Awards recognize exemplary student research and writing by master's degree candidates.
Elizabeth Reed Yarina MCP ’15, a teaching fellow with MIT-SUTD, and Lillian Jacobson MCP ’15 have been honored by the Association of Collegiate Schools of Planning (ACSP) for works they published during their graduate programs at MIT. Yarina was awarded the Edward McClure Award for best master's student paper, and Jacobson won the Donald A. Schön Award for Reflective Practice.
The Edward McClure Award recognizes superior scholarship in a paper prepared by a master’s student in an ACSP-member school. Submissions may address any topic of investigation generated in the course of pursuing a master’s degree in urban/city/community/town/regional planning.
Yarina’s paper, “Nauru as State and Space of Exploitation: Current and Future Refugees,” addresses many issues important to planning, including poverty; migration, displacement, and social vulnerability; international relations; the built environment; environmental degradation; and the impacts of climate change. According to the ACSP, “Yarina’s clear writing and careful approach, emphasizing spatial and architectural perspectives, capably support her evaluation of extensive empirical information to generate insights with the potential to guide local action.”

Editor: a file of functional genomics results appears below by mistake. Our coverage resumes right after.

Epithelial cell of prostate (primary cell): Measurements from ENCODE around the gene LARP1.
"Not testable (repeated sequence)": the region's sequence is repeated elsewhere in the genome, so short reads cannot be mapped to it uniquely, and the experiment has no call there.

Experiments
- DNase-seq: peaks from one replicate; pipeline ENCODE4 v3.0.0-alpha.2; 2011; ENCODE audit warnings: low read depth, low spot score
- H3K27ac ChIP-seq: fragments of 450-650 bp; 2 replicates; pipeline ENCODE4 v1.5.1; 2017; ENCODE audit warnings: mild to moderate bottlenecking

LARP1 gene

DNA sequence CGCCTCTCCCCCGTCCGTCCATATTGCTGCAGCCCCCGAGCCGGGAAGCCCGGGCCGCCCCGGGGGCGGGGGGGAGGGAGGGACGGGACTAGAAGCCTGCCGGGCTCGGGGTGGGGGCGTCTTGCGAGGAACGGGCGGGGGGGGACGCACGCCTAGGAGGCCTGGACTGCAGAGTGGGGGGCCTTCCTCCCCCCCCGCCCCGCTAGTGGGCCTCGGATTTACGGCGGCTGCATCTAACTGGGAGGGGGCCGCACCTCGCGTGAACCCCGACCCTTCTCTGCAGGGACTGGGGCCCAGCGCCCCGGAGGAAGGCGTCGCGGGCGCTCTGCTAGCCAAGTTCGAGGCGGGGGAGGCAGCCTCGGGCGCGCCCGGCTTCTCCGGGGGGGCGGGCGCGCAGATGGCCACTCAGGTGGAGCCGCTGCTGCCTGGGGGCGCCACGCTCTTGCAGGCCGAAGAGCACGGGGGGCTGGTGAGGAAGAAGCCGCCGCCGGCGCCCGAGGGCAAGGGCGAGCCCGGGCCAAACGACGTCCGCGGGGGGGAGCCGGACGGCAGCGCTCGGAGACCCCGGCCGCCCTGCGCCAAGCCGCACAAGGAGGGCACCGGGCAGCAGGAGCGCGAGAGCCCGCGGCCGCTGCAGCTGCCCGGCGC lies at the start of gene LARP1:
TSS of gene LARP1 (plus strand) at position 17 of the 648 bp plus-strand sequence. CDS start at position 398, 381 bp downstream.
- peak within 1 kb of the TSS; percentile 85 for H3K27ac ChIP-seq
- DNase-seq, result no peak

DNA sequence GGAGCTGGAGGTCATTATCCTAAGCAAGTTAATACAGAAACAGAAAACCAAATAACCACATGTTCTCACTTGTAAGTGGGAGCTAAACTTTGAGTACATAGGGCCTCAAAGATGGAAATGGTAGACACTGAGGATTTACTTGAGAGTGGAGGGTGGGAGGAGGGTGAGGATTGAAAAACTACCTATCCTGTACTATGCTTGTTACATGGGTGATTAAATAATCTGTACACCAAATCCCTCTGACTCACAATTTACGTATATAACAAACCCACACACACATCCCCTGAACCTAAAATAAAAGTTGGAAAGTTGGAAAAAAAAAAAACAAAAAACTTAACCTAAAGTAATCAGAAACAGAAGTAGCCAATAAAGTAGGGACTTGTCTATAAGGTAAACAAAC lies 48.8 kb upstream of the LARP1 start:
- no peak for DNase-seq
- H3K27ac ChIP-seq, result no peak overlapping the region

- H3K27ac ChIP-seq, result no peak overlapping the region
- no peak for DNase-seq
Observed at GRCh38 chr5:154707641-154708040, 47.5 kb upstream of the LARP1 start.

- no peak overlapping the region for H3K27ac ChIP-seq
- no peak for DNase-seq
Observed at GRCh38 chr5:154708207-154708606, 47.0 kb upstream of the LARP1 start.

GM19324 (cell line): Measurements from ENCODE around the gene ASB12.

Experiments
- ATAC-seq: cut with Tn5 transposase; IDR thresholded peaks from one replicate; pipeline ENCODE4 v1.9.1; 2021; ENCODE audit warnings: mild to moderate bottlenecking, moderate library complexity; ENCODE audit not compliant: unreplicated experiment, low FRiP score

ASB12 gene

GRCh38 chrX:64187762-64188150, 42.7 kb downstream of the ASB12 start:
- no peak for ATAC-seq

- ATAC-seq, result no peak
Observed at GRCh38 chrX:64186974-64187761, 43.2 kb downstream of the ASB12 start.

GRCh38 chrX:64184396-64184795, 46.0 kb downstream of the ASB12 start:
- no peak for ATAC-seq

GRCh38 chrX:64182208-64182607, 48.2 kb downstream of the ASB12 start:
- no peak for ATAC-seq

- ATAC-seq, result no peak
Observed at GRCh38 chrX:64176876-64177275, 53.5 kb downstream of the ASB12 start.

Yarina is currently a teaching fellow in Singapore with MIT-SUTD. She will begin a Fulbright research fellowship in New Zealand in spring 2017 to study the spatial implications of Pacific Islander climate change migration on New Zealand’s cities.
Jacobson’s paper, “Drawing Outside the Lines: Participatory Design in Unincorporated Communities,” chronicles and analyzes her collaboration with high school students from a marginalized community in Santa Rosa, California. The ACSP said that “her thesis documents her successful attempts to elicit reflection-in-action and reflection-on-action among high school students.”
Jacobson is currently a project associate at MIG, a planning firm with headquarters in Berkeley, California.
The other 2016 student paper award recipients were: Mercedes Sharpe Zayas of the University of Toronto; Madeleine Koch of the University of Manitoba; Elizabeth Hewitt of Stony Brook University; Chenghe Guan of Harvard University; and Ricardo Cardoso of the University of California at Berkeley.
ACSP is a consortium of university-based programs that advances the quality of architectural education in the United States and abroad, administering annual awards to faculty and students who have distinguished themselves or made major contributions to the urban and regional planning profession.
Student awards were presented at the ACSP annual conference in early November.
Originally published December 9, 2016 by MIT School of Architecture and Planning for MIT News.